Almost as obscure, but perhaps even more deserving of attention, is Ludwig Thuille (1861-1907), a student of Josef Rheinberger, who seemed to share his teacher’s taste for chamber music and a fairly conservative compositional idiom. There seems to be a Thuille boomlet in the recording world. Naxos has issued a very attractive recording of the Thuille Sextet for Piano and Wind Quintet, and the Piano Quintet in E flat major, Op. 20 (8.570790). In a two-CD set, Champs Hill Records includes these two works and adds the Trio for Violin, Viola and Piano in E-flat major, and the Piano Quintet in G minor (CHRCD001 & CHRCD002). Earlier, the CPO label paired the two piano quintets together (CPO 777 090-2). All of these recordings are very good and the performances excellent. Since my motto has become “the more Thuille, the better,” I am inclined to recommend the two-CD set, as it contains the irresistibly attractive wind Sextet and the passionately driven, highly dramatic Quintet in G minor. If you like Romantic chamber music (à la Brahms), you cannot miss: You will be the poorer for not knowing this music in one or other of the versions on offer here.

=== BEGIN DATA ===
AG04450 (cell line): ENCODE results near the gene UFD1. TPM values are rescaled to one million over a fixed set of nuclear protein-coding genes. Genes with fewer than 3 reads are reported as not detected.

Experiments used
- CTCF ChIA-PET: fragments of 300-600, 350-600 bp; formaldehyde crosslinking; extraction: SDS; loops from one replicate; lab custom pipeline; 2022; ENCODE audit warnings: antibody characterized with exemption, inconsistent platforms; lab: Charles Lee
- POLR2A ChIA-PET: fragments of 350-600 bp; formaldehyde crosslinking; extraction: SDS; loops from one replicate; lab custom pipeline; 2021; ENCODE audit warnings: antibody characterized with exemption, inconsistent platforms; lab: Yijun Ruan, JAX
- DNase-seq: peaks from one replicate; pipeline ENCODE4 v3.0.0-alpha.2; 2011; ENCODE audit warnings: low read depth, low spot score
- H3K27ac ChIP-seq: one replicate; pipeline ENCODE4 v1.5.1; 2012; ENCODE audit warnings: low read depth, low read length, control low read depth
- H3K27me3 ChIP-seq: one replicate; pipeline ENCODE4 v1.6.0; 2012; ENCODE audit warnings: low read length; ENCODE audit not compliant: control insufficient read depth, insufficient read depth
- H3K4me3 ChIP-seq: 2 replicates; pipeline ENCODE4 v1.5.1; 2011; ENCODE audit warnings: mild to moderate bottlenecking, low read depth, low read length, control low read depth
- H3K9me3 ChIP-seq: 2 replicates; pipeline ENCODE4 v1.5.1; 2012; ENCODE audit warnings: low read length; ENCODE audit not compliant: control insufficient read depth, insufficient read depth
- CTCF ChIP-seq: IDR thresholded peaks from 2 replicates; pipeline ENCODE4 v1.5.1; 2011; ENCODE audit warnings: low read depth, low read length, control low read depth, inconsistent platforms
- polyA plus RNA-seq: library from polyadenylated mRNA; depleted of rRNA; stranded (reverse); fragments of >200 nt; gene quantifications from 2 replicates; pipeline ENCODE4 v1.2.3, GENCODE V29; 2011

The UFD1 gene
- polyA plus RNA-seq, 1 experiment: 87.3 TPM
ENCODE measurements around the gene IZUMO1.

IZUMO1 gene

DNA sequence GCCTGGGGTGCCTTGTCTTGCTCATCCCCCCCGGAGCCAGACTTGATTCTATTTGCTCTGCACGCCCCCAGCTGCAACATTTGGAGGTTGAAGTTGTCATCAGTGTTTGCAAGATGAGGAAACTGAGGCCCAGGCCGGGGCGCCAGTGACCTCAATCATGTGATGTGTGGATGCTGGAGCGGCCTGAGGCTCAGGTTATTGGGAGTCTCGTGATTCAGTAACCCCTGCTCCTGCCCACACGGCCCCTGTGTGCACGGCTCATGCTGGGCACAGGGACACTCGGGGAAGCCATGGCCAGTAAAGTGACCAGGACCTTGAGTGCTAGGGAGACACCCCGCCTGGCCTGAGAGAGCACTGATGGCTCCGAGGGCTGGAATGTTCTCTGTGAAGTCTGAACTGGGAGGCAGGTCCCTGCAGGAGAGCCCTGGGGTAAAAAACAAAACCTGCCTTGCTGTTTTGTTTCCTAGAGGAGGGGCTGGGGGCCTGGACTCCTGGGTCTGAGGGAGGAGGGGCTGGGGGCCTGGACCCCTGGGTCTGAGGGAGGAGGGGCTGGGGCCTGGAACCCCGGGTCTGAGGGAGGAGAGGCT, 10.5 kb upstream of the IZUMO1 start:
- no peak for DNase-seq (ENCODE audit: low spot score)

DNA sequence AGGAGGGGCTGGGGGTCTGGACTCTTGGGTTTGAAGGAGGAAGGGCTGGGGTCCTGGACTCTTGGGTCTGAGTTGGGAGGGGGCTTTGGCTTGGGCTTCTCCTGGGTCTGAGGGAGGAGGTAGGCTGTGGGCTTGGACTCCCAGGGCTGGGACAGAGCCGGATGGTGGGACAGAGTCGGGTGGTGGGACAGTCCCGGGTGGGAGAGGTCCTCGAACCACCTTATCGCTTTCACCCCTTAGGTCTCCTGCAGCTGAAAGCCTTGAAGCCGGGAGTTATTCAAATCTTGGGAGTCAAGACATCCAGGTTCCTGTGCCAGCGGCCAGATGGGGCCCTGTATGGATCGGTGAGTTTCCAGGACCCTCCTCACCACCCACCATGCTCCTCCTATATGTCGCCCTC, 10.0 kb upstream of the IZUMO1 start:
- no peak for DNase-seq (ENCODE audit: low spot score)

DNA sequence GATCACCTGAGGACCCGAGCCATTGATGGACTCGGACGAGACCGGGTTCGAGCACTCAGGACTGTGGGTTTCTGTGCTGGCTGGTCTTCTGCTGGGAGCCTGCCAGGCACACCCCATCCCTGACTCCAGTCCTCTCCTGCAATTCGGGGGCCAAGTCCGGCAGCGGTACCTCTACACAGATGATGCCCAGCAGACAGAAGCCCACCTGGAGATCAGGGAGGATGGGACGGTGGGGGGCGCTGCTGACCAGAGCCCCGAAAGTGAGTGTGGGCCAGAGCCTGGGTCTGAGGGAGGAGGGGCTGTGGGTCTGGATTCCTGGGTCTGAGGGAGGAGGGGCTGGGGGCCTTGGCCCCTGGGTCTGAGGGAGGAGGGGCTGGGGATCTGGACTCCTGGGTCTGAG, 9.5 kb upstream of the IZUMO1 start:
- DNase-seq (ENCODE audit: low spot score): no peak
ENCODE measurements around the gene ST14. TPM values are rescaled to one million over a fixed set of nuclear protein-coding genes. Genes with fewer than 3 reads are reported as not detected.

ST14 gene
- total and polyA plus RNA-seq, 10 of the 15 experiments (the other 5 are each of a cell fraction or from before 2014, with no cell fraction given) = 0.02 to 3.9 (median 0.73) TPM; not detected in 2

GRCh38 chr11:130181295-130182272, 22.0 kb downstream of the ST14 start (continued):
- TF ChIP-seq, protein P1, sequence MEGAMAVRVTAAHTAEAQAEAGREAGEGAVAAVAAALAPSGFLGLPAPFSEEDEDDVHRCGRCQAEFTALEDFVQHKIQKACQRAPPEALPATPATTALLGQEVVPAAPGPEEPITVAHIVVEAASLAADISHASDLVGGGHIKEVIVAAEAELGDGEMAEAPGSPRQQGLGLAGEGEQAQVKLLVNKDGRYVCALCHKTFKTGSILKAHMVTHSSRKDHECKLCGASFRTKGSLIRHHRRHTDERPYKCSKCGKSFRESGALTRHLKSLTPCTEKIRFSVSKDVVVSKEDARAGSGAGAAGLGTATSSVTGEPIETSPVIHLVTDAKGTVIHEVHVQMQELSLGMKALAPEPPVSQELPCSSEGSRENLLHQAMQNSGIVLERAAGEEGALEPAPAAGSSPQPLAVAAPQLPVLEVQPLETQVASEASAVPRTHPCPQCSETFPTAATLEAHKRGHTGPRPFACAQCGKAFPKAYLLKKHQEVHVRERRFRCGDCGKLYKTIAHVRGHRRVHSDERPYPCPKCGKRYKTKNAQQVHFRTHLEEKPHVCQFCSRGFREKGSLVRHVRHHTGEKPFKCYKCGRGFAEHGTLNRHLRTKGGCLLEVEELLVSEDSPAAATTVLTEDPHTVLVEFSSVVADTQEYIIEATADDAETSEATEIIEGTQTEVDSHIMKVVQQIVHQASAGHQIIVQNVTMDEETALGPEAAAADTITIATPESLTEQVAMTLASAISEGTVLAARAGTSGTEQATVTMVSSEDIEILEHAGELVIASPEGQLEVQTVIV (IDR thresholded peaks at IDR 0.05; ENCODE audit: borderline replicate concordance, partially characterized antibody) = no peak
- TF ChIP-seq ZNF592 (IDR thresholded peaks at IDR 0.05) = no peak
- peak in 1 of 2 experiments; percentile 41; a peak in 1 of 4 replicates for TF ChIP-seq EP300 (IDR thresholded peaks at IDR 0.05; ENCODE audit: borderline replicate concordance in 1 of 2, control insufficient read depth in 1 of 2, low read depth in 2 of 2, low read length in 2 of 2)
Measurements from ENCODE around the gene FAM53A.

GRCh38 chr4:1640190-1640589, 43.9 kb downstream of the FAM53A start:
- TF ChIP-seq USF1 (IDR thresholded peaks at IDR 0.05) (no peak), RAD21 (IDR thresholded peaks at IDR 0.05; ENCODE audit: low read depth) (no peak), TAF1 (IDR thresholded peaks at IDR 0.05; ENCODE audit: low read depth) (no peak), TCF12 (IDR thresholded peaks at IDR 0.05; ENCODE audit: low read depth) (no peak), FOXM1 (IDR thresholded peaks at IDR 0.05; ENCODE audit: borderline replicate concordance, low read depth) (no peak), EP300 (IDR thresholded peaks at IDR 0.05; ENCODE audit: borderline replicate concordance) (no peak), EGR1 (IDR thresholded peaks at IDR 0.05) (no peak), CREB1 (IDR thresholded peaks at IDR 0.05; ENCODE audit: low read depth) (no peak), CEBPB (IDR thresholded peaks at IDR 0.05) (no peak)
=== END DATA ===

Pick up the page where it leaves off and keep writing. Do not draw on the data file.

A short but very pleasant report on the Franz Schmidt (1874-1939) front. Before the musical world fell apart, this is how music could still sound in Vienna, even after the First World War. I have raved over the first two releases in the Naxos traversal of Schmidt’s four symphonies. Now we have a radiant No. 3 from 1927-1928, with the Malmo Symphony Orchestra, under Vassily Sinaisky (8.572119). Like its two predecessors, the Third benefits from a top-notch recording and Siniasky’s ability to show all the strands in this very rich, sumptuous music. The pace is slow but the concentration and commitment of the conductor and players carry the day in this extended variation treatment of a very beautiful theme. Schmidt again displays his prowess with variation form in the Concertante Variations on a Theme of Beethoven for Piano Left Hand and Orchestra. The theme is from the Scherzo of Beethoven’s Spring Sonata, and has more Classical charm than Romantic drama. Schmidt’s treatment of it is delectable in this performance by pianist Markus Becker, with the very fine NDR Radio Philharmonic, under Eiji Oue. It is accompanied by Schmidt’s Concerto for Piano Left Hand on CPO (777 338-2).